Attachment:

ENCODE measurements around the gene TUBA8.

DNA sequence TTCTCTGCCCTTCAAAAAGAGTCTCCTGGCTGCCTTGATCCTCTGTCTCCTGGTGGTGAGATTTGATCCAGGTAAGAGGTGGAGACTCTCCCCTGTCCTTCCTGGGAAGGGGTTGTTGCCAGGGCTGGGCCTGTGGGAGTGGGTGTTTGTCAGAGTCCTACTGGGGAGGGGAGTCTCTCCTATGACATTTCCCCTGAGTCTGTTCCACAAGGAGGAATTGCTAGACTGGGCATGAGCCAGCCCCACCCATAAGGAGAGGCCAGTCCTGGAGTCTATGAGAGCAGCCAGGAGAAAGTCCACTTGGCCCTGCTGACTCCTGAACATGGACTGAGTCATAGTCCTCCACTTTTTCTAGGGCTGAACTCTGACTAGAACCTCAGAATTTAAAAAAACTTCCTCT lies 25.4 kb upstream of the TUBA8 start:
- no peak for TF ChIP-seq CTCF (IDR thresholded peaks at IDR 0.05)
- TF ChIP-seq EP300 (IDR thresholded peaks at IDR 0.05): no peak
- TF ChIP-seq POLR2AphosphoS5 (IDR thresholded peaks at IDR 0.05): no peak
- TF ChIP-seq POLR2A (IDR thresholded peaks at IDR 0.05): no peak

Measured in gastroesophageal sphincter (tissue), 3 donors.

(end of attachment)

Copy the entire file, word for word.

ENCODE measurements around the gene TUBA8.

DNA sequence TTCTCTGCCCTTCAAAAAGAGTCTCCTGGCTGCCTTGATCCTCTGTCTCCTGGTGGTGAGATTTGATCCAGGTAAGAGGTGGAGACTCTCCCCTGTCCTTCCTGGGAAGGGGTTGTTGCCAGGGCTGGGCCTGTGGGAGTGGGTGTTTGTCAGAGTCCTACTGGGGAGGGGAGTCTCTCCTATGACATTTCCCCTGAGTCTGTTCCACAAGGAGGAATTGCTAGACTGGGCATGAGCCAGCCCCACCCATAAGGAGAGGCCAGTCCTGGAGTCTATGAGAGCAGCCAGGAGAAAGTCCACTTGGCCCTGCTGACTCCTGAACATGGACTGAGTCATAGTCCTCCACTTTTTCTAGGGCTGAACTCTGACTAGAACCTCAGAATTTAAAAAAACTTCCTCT lies 25.4 kb upstream of the TUBA8 start:
- no peak for TF ChIP-seq CTCF (IDR thresholded peaks at IDR 0.05)
- TF ChIP-seq EP300 (IDR thresholded peaks at IDR 0.05): no peak
- TF ChIP-seq POLR2AphosphoS5 (IDR thresholded peaks at IDR 0.05): no peak
- TF ChIP-seq POLR2A (IDR thresholded peaks at IDR 0.05): no peak

Measured in gastroesophageal sphincter (tissue), 3 donors.